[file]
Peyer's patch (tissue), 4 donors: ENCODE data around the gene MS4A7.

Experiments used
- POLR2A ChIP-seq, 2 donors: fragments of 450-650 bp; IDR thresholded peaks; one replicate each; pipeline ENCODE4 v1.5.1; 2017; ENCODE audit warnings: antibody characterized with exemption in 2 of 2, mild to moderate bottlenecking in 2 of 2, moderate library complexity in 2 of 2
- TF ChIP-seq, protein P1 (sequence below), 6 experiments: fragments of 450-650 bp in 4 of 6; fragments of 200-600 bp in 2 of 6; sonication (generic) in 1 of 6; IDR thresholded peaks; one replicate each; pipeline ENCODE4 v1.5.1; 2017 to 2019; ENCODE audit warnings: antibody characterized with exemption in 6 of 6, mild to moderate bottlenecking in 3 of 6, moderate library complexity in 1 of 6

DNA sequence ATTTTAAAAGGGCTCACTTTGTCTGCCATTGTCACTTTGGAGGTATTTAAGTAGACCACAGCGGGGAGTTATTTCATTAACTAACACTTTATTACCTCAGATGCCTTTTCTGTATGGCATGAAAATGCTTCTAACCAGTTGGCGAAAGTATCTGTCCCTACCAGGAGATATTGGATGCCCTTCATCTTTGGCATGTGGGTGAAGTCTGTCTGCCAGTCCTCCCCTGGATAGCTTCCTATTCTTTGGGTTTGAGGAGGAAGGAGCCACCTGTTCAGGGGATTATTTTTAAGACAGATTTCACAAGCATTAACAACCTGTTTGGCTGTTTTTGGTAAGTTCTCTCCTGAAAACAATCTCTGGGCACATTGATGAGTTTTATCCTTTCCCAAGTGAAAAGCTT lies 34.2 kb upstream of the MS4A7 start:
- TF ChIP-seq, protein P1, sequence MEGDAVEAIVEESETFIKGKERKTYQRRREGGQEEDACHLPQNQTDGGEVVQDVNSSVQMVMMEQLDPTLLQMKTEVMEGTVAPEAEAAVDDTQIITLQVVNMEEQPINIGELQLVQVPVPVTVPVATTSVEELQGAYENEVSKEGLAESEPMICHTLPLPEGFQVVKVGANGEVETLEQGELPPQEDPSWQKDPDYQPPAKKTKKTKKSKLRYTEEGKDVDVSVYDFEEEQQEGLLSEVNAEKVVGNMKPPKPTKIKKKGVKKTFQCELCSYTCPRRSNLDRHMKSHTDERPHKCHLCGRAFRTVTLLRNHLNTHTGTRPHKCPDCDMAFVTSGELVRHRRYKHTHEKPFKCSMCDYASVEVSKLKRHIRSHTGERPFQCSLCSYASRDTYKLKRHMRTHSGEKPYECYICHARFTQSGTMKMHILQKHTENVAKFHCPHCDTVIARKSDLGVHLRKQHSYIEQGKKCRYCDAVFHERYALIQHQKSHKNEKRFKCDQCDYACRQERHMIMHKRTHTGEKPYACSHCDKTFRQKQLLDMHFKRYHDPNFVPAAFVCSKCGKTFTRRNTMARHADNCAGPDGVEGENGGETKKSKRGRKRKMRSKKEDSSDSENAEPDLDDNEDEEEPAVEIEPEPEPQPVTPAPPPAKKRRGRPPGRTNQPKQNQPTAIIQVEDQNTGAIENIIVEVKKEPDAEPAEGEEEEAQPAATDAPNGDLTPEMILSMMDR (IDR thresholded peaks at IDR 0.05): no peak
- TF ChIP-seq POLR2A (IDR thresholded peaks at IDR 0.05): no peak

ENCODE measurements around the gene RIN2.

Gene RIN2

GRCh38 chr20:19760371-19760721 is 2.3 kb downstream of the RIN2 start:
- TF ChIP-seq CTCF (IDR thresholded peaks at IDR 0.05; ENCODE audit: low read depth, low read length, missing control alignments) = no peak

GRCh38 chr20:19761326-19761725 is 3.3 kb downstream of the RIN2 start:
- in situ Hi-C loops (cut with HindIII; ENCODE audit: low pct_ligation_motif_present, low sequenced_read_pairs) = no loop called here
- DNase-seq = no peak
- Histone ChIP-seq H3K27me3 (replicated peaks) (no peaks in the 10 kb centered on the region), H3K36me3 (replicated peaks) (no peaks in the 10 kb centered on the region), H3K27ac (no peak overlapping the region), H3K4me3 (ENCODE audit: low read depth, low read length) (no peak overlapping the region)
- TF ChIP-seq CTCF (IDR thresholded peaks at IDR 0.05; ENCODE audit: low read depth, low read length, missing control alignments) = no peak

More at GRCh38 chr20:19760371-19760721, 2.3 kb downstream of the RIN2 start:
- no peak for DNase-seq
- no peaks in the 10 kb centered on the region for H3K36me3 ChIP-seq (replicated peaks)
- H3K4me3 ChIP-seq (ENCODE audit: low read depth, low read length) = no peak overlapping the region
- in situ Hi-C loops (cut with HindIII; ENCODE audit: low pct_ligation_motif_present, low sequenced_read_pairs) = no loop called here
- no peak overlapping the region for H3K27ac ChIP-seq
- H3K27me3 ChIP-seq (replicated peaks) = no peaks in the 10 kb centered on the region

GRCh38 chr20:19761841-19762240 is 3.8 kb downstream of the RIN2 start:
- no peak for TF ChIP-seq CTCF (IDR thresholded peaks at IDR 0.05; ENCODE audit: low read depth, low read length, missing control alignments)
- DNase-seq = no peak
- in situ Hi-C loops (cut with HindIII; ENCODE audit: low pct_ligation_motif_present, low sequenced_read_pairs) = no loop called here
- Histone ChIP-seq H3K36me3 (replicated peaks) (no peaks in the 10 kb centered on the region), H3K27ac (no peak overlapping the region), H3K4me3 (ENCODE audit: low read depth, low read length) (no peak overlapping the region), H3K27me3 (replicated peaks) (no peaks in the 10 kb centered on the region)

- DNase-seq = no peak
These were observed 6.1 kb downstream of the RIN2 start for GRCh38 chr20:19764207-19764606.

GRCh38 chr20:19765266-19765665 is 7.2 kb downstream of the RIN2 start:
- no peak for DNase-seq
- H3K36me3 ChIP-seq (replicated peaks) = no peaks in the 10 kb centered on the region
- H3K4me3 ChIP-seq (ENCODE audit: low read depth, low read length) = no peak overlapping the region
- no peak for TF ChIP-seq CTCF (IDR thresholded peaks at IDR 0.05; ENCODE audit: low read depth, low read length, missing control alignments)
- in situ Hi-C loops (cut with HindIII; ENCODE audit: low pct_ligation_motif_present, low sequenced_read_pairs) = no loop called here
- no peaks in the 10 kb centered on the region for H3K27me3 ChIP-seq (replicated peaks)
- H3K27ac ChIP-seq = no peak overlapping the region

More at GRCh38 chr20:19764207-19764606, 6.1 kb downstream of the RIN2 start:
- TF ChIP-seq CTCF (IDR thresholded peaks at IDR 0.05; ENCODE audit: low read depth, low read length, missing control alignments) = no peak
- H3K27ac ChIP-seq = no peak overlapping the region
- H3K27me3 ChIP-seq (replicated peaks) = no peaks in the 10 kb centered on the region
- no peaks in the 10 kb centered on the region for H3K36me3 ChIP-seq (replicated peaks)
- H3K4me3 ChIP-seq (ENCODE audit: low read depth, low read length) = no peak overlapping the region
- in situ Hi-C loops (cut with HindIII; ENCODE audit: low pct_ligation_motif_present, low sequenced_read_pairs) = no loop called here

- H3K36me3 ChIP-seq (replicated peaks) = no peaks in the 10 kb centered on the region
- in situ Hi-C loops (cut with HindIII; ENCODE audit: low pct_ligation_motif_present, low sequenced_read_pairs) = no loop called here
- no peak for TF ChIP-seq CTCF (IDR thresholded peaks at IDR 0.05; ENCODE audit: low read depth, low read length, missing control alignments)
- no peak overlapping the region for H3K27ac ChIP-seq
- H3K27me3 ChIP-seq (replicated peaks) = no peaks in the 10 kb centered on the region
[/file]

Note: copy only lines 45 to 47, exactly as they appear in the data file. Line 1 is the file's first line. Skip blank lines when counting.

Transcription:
- in situ Hi-C loops (cut with HindIII; ENCODE audit: low pct_ligation_motif_present, low sequenced_read_pairs) = no loop called here

- H3K36me3 ChIP-seq (replicated peaks) = no peaks in the 10 kb centered on the region
- in situ Hi-C loops (cut with HindIII; ENCODE audit: low pct_ligation_motif_present, low sequenced_read_pairs) = no loop called here